Of course, the album comes in a deluxe version that also includes a bunch of bonus content. You get some other studio takes of various songs and even some instrumental tracks from the sessions. They probably aren’t for everyone, but I really appreciated them. One real treat was the orchestral instruments track from “She’s Leaving Home”. Gorgeous. And you can hear George Martin counting the players in.

So I’d highly encourage you to pick up or stream this new mix of Sgt. Pepper! You’ll be happy you did.

And if you want to dissect it a little more, there’s a great Beatles podcast called “Screw it, we’re just gonna talk about the Beatles” that took a deep-dive into the differences. It’s pretty great.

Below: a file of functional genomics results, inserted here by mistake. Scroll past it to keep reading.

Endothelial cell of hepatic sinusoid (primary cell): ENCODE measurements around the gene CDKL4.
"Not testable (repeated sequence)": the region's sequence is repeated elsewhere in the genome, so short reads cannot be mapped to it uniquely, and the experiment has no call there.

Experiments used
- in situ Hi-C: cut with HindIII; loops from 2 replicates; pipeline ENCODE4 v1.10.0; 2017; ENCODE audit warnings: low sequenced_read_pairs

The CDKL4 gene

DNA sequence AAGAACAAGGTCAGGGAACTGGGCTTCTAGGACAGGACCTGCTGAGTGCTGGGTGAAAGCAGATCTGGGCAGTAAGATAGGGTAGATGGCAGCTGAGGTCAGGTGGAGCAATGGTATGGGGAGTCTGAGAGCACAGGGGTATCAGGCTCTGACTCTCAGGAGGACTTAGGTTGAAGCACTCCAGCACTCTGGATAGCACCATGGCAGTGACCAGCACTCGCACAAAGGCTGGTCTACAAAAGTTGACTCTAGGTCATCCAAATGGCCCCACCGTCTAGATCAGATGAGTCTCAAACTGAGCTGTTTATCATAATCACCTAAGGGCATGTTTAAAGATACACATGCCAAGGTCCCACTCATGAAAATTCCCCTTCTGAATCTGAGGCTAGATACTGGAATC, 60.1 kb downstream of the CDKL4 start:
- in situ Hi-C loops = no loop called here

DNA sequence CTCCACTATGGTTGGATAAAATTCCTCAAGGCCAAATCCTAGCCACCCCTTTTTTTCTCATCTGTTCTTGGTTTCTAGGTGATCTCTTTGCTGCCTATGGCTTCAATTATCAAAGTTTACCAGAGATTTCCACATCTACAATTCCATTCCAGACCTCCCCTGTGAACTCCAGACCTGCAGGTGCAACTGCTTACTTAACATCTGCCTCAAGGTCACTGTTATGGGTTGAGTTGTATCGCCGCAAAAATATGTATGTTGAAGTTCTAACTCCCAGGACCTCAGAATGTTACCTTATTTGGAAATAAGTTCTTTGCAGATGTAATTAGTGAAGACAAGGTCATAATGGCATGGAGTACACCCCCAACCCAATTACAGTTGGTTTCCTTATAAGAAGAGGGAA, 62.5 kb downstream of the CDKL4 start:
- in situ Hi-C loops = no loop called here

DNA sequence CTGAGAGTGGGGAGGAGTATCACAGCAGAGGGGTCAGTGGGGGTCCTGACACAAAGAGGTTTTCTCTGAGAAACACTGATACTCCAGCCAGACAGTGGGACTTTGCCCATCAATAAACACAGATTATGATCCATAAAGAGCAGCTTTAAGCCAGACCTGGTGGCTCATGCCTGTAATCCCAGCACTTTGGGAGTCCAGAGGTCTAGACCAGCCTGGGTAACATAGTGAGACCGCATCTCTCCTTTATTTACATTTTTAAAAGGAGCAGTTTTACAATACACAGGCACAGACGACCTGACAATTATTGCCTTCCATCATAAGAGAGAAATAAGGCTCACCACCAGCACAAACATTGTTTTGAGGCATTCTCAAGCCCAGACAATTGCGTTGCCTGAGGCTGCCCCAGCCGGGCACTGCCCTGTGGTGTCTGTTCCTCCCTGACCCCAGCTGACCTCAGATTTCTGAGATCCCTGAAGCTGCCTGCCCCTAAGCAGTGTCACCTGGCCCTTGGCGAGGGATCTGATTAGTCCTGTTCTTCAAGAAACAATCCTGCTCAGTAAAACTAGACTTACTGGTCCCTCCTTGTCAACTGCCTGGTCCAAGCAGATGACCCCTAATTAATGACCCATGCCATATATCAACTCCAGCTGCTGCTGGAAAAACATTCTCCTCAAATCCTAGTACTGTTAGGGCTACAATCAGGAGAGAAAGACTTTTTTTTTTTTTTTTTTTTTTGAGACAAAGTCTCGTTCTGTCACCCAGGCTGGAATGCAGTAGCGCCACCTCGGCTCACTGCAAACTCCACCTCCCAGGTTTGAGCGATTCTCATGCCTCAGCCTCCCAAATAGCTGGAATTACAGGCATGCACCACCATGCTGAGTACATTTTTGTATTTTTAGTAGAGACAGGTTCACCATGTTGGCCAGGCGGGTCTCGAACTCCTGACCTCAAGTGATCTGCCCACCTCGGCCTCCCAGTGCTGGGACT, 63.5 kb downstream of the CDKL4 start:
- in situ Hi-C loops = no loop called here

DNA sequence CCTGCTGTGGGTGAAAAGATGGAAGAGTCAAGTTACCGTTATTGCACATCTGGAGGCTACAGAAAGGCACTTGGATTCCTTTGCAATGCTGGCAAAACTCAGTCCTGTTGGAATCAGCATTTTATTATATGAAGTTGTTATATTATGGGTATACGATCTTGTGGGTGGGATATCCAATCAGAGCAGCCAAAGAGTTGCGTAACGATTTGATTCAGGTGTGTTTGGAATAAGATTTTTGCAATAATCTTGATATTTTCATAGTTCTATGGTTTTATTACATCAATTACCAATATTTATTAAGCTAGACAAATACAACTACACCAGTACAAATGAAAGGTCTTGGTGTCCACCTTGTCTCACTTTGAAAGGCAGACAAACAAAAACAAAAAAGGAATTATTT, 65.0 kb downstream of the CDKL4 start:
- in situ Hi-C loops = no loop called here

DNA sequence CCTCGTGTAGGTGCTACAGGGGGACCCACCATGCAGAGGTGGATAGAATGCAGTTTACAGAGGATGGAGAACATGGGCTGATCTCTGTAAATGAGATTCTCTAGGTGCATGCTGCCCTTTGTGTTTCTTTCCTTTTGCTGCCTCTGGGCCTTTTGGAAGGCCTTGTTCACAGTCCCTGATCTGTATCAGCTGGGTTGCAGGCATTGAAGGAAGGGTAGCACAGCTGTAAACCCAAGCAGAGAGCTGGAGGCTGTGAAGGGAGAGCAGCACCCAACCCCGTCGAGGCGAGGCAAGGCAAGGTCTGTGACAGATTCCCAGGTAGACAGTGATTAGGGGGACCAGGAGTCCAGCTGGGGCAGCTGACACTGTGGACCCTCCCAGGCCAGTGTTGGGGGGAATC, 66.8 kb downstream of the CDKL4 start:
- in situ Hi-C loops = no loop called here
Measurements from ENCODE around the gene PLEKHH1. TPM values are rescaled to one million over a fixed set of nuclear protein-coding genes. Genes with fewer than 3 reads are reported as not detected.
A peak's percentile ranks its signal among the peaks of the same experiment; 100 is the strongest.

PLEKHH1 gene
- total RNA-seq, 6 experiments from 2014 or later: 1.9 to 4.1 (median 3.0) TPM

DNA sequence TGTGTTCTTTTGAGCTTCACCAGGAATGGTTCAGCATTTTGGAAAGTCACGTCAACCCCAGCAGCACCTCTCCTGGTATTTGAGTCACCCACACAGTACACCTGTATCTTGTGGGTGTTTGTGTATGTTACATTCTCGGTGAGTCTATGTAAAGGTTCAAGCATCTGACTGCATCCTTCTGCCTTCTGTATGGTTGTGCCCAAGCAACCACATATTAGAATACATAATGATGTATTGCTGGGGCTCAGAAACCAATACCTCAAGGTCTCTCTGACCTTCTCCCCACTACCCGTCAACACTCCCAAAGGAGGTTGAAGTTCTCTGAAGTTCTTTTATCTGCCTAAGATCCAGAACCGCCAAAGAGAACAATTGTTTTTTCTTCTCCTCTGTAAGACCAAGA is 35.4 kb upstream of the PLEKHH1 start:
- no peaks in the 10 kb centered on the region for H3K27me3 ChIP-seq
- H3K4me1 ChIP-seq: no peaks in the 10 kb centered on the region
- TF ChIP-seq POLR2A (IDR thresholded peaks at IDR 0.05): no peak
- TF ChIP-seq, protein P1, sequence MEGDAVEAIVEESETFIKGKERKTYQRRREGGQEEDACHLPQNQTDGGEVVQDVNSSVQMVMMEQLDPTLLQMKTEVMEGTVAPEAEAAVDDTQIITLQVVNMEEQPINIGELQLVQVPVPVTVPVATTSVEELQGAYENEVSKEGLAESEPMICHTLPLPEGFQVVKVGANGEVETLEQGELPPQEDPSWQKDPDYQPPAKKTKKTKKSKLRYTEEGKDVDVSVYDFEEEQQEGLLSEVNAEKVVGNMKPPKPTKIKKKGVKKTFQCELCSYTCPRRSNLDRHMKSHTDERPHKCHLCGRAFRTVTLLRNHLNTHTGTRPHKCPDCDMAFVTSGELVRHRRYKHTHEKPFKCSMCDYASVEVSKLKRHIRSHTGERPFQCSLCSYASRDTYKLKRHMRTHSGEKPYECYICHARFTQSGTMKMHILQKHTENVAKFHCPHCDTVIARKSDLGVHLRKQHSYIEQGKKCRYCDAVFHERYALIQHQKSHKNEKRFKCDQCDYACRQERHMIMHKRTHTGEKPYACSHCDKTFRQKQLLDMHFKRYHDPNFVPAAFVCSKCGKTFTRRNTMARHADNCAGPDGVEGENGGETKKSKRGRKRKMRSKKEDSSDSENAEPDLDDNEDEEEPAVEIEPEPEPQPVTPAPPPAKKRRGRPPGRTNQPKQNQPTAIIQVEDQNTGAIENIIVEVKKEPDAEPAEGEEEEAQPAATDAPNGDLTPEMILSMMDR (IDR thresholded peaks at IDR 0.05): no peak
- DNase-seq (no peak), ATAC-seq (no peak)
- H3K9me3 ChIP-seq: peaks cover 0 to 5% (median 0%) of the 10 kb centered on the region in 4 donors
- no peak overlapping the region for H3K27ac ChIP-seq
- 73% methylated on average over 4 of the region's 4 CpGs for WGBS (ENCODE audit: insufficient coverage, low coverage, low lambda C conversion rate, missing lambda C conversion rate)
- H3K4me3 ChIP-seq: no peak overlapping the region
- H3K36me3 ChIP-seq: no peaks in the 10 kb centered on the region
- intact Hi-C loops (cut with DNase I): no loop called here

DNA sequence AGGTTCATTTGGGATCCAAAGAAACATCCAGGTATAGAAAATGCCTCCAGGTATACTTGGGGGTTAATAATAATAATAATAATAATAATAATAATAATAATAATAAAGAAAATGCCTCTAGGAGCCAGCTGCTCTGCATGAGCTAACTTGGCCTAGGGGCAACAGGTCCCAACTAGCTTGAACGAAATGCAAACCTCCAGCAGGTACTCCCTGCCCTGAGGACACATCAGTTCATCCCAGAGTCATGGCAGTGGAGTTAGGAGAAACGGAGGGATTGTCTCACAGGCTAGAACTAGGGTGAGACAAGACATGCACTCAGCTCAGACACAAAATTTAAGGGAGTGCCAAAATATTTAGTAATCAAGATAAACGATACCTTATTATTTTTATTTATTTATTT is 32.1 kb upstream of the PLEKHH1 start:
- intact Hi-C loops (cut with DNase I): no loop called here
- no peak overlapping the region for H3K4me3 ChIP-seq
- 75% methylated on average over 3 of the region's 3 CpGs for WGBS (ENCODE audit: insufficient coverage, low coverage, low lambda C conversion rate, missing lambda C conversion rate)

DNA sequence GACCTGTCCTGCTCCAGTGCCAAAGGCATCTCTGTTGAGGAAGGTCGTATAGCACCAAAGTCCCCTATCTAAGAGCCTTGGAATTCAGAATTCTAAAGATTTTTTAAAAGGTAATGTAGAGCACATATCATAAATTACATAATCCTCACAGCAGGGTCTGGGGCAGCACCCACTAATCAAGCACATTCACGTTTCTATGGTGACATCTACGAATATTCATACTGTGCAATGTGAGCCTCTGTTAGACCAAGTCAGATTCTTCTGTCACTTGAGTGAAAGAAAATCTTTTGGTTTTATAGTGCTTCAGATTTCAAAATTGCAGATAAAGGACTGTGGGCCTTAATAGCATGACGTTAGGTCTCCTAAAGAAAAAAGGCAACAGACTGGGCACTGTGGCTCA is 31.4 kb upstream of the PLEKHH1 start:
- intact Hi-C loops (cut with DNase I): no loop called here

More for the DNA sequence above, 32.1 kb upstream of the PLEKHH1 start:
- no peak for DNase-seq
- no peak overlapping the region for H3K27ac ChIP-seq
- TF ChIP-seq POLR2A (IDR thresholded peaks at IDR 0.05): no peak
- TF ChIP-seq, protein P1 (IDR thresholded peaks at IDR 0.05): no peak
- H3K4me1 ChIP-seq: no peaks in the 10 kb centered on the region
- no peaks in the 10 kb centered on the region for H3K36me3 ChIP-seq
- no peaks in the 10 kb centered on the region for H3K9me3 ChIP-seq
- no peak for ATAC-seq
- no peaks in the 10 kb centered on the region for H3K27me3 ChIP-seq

Libsyn Link:


Apple Podcast Link:


MOVIE REVIEW: Guardians of the Galaxy Volume 2

Remember back in 2014 when Marvel was set to release the first Guardians of the Galaxy film? Back then, it was seen as their biggest risk to date. A sort of “heat check” to see if their blockbuster franchise had grown big enough that audiences basically went to see the films regardless of the characters they centered on. Sure, Guardians was an established comic book property, but most of the general movie-going public had no idea who Star Lord, Groot and Rocket Raccoon were. Still, guided by the vision of James Gunn, the movie became one of the most loved films in the canon (and one of my personal favorites). It was a wild comedic sci-fi romp that pumped the 70’s music and leaned on the likability of the characters and their wise-cracking dialog. It was fantastic. Everyone knew there would be a sequel and this time there was a lot less uncertainty about it’s reception. We were all excited to see where the team would go next.

Spoilers follow! Come back after you’ve seen the film!